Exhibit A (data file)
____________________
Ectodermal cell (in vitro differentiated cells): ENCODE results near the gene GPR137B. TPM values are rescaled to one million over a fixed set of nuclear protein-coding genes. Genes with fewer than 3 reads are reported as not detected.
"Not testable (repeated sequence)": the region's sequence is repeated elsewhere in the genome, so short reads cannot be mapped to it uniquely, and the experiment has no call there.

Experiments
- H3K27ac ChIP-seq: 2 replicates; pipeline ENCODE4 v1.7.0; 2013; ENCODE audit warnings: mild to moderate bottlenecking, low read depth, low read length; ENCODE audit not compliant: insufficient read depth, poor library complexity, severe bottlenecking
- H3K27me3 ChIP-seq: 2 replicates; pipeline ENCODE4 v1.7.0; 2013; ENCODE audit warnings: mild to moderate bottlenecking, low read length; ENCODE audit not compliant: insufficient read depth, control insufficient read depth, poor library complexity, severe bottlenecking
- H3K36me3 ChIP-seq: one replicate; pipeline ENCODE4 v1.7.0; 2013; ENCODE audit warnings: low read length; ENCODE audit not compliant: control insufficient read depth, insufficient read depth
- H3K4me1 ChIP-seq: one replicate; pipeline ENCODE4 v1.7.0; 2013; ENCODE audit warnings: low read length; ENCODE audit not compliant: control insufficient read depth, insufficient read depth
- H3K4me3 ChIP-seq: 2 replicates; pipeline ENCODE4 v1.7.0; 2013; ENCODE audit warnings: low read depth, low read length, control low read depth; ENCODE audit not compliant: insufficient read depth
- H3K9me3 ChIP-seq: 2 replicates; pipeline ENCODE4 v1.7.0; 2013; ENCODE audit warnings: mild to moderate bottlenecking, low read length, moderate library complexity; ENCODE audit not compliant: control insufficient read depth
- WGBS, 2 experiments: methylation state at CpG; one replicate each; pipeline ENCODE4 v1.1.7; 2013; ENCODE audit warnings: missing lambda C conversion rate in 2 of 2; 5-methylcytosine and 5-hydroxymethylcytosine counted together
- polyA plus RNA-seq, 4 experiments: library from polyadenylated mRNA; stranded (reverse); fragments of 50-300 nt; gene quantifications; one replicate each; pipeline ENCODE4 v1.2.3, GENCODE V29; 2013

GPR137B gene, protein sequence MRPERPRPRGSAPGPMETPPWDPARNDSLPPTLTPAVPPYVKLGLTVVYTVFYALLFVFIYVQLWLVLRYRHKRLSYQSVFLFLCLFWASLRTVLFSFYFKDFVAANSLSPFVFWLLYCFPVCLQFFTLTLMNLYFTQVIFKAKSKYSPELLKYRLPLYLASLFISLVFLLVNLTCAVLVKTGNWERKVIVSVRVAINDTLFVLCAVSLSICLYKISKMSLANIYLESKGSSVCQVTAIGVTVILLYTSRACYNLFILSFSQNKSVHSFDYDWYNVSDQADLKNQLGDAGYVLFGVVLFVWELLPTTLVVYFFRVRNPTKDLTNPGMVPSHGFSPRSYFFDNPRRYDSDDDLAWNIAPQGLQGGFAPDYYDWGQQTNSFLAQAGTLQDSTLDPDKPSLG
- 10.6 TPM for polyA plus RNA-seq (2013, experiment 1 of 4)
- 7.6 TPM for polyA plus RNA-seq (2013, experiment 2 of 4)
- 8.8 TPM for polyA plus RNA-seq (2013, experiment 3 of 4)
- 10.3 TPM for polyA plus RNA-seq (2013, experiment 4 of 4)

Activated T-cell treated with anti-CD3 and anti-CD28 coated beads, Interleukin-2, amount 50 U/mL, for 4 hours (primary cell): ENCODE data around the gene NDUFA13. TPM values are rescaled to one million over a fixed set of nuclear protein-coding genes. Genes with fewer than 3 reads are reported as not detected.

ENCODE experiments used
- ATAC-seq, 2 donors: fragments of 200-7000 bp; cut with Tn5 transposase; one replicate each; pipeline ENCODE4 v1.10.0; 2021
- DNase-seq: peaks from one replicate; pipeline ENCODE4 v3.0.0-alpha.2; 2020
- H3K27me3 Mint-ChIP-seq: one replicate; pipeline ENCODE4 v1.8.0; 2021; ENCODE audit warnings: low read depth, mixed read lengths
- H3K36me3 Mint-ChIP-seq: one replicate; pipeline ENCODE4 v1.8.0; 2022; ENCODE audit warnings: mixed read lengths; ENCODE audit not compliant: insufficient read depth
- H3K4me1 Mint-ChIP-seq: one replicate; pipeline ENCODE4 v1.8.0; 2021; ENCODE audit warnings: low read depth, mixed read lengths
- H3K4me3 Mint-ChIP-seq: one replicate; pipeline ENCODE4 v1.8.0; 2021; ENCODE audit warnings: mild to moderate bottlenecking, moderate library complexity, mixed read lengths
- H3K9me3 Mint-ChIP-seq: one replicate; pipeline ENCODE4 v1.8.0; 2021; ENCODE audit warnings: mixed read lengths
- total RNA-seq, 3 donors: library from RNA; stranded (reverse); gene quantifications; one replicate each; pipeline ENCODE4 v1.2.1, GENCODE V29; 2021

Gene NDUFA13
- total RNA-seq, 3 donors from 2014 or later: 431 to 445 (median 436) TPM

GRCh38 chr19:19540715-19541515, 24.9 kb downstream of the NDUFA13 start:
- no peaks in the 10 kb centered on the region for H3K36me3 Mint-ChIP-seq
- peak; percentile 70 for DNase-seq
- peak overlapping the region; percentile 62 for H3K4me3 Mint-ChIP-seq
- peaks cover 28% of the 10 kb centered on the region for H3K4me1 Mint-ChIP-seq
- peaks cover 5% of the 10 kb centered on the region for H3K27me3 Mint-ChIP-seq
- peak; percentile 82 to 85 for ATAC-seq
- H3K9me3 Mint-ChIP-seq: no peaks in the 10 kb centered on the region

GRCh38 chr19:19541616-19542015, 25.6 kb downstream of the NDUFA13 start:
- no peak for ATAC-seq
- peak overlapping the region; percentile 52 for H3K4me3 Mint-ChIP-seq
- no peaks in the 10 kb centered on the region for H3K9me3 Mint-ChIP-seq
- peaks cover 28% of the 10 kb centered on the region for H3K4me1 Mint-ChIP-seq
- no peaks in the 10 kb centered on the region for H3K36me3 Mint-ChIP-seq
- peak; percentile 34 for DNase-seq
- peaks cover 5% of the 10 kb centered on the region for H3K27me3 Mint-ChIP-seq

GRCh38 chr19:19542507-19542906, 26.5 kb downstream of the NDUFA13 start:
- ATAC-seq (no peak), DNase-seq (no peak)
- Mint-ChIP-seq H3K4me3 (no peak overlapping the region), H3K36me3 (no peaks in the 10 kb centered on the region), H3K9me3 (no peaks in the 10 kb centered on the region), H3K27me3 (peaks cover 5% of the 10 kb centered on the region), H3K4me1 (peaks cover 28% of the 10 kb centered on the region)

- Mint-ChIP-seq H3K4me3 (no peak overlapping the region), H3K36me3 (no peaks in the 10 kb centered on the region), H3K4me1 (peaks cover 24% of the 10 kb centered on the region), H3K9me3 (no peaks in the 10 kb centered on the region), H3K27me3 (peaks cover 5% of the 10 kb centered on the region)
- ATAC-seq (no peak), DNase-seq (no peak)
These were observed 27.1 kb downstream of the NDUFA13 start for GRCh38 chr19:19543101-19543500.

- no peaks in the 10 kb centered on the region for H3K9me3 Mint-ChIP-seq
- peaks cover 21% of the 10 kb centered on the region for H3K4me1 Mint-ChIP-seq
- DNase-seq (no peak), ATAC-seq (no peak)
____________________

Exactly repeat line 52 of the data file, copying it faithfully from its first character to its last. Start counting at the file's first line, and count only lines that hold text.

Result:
- peaks cover 21% of the 10 kb centered on the region for H3K4me1 Mint-ChIP-seq